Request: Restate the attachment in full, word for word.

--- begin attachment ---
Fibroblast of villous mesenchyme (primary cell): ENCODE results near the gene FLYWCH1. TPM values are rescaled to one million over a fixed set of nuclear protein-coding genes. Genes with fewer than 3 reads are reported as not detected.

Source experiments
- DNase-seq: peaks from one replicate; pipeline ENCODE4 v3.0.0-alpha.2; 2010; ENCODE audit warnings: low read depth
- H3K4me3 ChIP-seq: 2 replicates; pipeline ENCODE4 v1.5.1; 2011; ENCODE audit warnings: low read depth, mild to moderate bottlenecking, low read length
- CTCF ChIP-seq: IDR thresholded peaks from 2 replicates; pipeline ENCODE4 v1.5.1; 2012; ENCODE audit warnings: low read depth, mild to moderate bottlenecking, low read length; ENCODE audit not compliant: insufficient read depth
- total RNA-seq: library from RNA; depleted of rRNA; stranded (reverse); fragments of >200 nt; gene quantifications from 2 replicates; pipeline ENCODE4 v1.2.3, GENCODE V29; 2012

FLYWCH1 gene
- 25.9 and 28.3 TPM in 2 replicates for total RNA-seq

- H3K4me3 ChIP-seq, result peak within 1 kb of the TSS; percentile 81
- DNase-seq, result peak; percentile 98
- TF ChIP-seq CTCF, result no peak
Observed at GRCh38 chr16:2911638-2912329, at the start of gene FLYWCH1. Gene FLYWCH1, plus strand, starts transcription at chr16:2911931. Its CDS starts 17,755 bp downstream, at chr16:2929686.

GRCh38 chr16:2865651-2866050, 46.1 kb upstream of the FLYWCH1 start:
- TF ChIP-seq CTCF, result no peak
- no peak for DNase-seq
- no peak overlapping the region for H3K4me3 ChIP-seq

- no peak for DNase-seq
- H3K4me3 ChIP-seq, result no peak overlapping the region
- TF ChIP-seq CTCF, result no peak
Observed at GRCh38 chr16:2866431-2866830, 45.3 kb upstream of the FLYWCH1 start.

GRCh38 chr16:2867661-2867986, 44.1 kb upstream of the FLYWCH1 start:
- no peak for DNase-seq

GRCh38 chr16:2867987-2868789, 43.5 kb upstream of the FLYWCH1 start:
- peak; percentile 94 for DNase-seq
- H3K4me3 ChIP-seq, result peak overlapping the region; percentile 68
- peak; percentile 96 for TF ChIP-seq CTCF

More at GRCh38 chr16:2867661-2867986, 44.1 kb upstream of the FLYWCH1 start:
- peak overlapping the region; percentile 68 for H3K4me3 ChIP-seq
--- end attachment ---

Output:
Fibroblast of villous mesenchyme (primary cell): ENCODE results near the gene FLYWCH1. TPM values are rescaled to one million over a fixed set of nuclear protein-coding genes. Genes with fewer than 3 reads are reported as not detected.

Source experiments
- DNase-seq: peaks from one replicate; pipeline ENCODE4 v3.0.0-alpha.2; 2010; ENCODE audit warnings: low read depth
- H3K4me3 ChIP-seq: 2 replicates; pipeline ENCODE4 v1.5.1; 2011; ENCODE audit warnings: low read depth, mild to moderate bottlenecking, low read length
- CTCF ChIP-seq: IDR thresholded peaks from 2 replicates; pipeline ENCODE4 v1.5.1; 2012; ENCODE audit warnings: low read depth, mild to moderate bottlenecking, low read length; ENCODE audit not compliant: insufficient read depth
- total RNA-seq: library from RNA; depleted of rRNA; stranded (reverse); fragments of >200 nt; gene quantifications from 2 replicates; pipeline ENCODE4 v1.2.3, GENCODE V29; 2012

FLYWCH1 gene
- 25.9 and 28.3 TPM in 2 replicates for total RNA-seq

- H3K4me3 ChIP-seq, result peak within 1 kb of the TSS; percentile 81
- DNase-seq, result peak; percentile 98
- TF ChIP-seq CTCF, result no peak
Observed at GRCh38 chr16:2911638-2912329, at the start of gene FLYWCH1. Gene FLYWCH1, plus strand, starts transcription at chr16:2911931. Its CDS starts 17,755 bp downstream, at chr16:2929686.

GRCh38 chr16:2865651-2866050, 46.1 kb upstream of the FLYWCH1 start:
- TF ChIP-seq CTCF, result no peak
- no peak for DNase-seq
- no peak overlapping the region for H3K4me3 ChIP-seq

- no peak for DNase-seq
- H3K4me3 ChIP-seq, result no peak overlapping the region
- TF ChIP-seq CTCF, result no peak
Observed at GRCh38 chr16:2866431-2866830, 45.3 kb upstream of the FLYWCH1 start.

GRCh38 chr16:2867661-2867986, 44.1 kb upstream of the FLYWCH1 start:
- no peak for DNase-seq

GRCh38 chr16:2867987-2868789, 43.5 kb upstream of the FLYWCH1 start:
- peak; percentile 94 for DNase-seq
- H3K4me3 ChIP-seq, result peak overlapping the region; percentile 68
- peak; percentile 96 for TF ChIP-seq CTCF

More at GRCh38 chr16:2867661-2867986, 44.1 kb upstream of the FLYWCH1 start:
- peak overlapping the region; percentile 68 for H3K4me3 ChIP-seq